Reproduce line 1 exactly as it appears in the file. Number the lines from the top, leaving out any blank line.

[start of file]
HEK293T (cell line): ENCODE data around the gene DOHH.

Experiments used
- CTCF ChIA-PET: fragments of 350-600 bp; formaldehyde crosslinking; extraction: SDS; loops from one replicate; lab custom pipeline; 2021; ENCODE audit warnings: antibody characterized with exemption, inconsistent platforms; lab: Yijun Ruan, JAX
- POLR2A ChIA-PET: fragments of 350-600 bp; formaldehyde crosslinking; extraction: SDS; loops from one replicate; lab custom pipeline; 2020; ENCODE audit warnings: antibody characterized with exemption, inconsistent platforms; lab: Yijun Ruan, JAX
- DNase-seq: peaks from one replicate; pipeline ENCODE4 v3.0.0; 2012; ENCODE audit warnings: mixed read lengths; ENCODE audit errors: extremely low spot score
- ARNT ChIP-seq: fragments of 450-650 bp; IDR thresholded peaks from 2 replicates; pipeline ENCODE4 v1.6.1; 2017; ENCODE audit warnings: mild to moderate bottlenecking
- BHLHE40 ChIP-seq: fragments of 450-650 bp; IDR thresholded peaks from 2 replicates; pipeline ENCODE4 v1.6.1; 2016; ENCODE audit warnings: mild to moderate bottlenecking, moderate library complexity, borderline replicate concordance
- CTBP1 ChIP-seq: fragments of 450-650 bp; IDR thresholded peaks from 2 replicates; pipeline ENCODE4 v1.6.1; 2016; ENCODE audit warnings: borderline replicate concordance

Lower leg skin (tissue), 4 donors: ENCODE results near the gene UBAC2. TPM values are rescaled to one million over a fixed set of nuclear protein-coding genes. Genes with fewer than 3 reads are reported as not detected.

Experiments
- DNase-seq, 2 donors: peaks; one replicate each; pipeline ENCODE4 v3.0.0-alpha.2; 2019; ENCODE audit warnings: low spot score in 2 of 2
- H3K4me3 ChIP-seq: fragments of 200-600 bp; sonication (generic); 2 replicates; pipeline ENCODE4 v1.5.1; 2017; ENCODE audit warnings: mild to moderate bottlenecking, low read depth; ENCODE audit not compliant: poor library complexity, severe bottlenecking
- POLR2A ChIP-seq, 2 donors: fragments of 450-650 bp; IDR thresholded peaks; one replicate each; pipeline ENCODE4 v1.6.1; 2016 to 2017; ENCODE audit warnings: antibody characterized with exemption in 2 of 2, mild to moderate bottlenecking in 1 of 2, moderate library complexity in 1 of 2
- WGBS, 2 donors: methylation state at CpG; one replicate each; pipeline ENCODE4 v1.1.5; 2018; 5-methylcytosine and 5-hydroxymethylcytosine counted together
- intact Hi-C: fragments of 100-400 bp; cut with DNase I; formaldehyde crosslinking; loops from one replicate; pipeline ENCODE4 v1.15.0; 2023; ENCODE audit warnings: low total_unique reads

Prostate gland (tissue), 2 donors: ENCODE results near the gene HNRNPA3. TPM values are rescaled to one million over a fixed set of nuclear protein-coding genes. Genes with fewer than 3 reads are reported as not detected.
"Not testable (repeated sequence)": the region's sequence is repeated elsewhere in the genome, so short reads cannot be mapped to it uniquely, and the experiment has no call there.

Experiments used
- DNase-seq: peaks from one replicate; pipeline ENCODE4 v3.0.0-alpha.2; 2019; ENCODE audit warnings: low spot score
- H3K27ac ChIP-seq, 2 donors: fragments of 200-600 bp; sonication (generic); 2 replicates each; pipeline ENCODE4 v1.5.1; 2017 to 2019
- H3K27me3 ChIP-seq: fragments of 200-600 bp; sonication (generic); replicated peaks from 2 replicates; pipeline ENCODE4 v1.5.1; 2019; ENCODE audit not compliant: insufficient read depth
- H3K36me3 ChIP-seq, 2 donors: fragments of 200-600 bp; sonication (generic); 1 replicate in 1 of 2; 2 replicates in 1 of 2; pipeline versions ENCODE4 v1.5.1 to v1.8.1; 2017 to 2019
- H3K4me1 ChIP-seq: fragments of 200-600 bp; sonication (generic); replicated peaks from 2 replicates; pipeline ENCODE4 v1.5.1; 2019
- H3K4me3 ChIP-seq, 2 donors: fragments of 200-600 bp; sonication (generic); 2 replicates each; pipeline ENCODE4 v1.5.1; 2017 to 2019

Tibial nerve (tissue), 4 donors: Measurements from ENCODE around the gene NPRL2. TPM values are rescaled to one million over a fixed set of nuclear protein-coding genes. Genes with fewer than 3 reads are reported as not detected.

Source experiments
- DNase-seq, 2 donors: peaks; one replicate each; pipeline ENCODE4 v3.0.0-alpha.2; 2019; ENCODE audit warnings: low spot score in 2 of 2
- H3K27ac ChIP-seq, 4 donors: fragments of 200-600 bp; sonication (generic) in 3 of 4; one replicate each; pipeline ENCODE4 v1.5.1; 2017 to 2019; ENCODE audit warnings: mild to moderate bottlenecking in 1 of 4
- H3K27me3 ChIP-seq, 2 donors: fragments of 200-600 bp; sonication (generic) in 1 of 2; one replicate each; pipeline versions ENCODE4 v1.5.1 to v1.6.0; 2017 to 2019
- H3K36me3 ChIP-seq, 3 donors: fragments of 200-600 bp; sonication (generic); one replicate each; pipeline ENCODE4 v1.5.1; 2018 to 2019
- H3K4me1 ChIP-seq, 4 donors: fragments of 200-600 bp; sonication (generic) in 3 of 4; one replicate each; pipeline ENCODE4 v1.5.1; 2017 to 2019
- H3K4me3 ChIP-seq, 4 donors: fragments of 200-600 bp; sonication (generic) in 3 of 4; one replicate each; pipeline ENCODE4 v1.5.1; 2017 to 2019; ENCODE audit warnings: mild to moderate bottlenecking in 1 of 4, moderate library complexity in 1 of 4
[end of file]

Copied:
HEK293T (cell line): ENCODE data around the gene DOHH.